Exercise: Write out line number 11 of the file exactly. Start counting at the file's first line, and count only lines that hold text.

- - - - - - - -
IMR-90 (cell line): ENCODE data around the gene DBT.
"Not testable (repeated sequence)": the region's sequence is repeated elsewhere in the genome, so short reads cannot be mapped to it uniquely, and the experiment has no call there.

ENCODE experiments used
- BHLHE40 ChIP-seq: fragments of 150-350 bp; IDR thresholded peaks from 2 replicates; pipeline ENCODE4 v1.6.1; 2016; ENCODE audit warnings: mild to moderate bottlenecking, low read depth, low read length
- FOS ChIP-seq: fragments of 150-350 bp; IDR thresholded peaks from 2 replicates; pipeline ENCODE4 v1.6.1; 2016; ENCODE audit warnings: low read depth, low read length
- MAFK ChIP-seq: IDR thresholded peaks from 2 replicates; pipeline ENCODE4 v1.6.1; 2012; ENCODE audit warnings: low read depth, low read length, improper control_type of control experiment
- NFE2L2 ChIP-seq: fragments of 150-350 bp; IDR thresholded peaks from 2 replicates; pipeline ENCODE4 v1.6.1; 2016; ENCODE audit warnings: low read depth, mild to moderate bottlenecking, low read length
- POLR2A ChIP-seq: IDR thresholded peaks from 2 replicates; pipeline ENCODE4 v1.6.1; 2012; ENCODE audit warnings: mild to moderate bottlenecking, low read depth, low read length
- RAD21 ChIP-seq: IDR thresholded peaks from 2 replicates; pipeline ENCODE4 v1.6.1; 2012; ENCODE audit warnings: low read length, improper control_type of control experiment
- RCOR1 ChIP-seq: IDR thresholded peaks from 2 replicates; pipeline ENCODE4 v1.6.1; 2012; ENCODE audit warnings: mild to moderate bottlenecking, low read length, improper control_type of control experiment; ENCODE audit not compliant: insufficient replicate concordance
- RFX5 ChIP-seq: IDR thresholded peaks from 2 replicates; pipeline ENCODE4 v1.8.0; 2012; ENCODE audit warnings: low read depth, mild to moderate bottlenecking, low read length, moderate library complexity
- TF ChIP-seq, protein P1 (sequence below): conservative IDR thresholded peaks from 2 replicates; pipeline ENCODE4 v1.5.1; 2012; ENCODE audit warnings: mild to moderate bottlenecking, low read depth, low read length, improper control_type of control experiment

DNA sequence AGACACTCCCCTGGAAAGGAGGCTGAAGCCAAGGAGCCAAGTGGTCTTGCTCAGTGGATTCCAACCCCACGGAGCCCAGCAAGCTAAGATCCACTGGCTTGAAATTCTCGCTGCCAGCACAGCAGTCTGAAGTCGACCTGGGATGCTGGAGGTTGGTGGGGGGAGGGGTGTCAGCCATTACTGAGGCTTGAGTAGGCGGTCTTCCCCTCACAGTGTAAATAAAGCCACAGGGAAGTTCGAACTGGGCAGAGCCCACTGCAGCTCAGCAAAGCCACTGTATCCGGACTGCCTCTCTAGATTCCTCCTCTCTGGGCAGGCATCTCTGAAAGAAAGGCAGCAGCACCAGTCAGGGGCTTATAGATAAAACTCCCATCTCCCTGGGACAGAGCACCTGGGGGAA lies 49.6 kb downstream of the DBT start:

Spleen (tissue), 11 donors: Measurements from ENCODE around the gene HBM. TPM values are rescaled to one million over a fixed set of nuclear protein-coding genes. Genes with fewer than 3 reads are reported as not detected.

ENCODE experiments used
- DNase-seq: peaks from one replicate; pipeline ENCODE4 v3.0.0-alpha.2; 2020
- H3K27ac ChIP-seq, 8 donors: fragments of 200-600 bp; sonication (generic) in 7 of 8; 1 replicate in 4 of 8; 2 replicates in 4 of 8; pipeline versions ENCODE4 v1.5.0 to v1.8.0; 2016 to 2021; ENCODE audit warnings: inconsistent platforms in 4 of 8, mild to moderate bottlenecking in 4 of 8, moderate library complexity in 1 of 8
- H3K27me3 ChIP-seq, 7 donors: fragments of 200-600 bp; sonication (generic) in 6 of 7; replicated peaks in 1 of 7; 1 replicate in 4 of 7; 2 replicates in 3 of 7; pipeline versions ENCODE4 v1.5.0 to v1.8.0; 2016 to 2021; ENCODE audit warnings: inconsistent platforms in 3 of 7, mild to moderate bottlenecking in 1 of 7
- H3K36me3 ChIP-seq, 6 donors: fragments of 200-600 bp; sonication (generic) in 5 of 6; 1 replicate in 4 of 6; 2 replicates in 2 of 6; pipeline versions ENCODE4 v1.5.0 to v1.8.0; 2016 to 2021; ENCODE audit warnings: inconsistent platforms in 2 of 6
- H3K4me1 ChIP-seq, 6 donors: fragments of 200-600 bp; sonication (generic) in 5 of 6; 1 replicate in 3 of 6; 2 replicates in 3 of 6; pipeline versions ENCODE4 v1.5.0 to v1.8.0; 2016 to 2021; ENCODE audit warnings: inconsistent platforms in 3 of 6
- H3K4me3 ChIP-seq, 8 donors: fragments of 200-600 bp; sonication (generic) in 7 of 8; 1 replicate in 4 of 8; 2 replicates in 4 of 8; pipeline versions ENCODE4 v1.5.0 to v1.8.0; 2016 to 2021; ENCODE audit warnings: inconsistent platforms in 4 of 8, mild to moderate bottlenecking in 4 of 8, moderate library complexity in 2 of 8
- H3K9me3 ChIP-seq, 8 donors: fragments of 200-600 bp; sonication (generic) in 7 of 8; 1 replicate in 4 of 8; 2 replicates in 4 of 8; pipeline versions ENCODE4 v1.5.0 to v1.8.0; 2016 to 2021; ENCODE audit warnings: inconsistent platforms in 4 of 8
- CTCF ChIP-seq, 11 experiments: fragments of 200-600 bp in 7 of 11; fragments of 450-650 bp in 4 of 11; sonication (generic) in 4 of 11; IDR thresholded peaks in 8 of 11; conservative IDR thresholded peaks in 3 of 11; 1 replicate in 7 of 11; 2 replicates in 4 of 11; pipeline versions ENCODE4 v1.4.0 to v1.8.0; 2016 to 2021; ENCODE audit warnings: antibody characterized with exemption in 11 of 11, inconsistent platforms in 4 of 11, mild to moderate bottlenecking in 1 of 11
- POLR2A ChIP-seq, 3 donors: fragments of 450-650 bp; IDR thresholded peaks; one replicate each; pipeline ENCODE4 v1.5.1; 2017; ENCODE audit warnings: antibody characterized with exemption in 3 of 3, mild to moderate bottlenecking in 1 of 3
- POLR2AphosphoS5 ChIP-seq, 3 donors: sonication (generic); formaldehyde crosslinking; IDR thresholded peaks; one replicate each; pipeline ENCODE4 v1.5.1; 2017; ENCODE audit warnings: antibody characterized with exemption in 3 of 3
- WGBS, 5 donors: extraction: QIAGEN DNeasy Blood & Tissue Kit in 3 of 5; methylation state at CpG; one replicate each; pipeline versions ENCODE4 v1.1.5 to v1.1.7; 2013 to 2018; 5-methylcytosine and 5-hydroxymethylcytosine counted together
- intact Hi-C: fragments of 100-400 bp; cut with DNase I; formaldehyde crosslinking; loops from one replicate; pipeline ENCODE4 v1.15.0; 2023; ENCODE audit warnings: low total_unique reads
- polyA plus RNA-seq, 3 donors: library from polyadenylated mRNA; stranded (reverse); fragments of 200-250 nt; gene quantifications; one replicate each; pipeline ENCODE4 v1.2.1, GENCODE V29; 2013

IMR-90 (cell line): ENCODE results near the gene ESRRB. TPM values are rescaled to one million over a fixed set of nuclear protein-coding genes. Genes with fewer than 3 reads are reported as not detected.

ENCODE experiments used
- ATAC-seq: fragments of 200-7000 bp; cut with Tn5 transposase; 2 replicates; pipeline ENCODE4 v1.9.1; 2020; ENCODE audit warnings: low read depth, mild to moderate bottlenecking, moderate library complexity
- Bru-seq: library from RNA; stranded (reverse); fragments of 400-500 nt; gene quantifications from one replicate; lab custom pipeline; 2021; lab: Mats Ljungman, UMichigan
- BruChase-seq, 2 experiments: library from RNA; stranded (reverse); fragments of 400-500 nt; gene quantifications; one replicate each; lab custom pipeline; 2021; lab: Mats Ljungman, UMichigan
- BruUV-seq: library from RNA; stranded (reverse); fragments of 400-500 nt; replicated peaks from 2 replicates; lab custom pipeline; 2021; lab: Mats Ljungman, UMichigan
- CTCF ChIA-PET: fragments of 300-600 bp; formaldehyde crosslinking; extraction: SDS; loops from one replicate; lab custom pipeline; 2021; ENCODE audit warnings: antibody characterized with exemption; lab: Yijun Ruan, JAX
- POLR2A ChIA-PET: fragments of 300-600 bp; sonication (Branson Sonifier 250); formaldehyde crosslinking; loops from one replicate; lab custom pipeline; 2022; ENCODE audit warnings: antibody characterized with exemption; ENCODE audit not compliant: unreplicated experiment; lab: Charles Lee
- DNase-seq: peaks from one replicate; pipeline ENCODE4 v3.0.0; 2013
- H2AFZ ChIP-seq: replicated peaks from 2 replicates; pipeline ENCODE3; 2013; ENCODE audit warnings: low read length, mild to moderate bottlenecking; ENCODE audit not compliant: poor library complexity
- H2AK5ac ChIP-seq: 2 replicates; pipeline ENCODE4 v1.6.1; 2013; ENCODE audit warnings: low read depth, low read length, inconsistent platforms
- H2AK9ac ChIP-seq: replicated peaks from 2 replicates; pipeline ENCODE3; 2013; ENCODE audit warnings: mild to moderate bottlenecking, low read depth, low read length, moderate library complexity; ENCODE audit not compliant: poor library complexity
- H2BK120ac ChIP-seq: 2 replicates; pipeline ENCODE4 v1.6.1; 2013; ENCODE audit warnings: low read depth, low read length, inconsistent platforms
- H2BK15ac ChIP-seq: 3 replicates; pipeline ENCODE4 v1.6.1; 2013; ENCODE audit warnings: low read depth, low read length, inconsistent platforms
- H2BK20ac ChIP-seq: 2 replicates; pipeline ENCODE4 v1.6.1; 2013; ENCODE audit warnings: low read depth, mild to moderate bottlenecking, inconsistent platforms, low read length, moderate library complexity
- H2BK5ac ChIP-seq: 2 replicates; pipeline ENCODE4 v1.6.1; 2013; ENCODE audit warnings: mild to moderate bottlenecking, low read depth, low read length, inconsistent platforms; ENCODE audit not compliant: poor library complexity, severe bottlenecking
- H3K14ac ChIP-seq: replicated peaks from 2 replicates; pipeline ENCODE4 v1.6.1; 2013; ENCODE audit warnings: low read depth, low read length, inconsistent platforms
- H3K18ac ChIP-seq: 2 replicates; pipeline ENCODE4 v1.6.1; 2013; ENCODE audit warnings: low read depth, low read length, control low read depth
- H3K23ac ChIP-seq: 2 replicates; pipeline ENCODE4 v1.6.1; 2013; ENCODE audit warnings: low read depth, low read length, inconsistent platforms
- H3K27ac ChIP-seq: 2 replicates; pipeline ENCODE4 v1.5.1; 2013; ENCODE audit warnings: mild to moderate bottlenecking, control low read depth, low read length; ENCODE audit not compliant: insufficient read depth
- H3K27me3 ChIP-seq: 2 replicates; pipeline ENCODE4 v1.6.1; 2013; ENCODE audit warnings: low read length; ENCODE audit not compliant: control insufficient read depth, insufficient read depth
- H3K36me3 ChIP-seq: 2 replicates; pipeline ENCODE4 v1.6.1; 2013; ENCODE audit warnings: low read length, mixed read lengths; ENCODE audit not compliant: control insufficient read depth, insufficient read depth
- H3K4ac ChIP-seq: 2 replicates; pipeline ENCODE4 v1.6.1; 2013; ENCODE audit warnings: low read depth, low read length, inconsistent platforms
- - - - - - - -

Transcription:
- RFX5 ChIP-seq: IDR thresholded peaks from 2 replicates; pipeline ENCODE4 v1.8.0; 2012; ENCODE audit warnings: low read depth, mild to moderate bottlenecking, low read length, moderate library complexity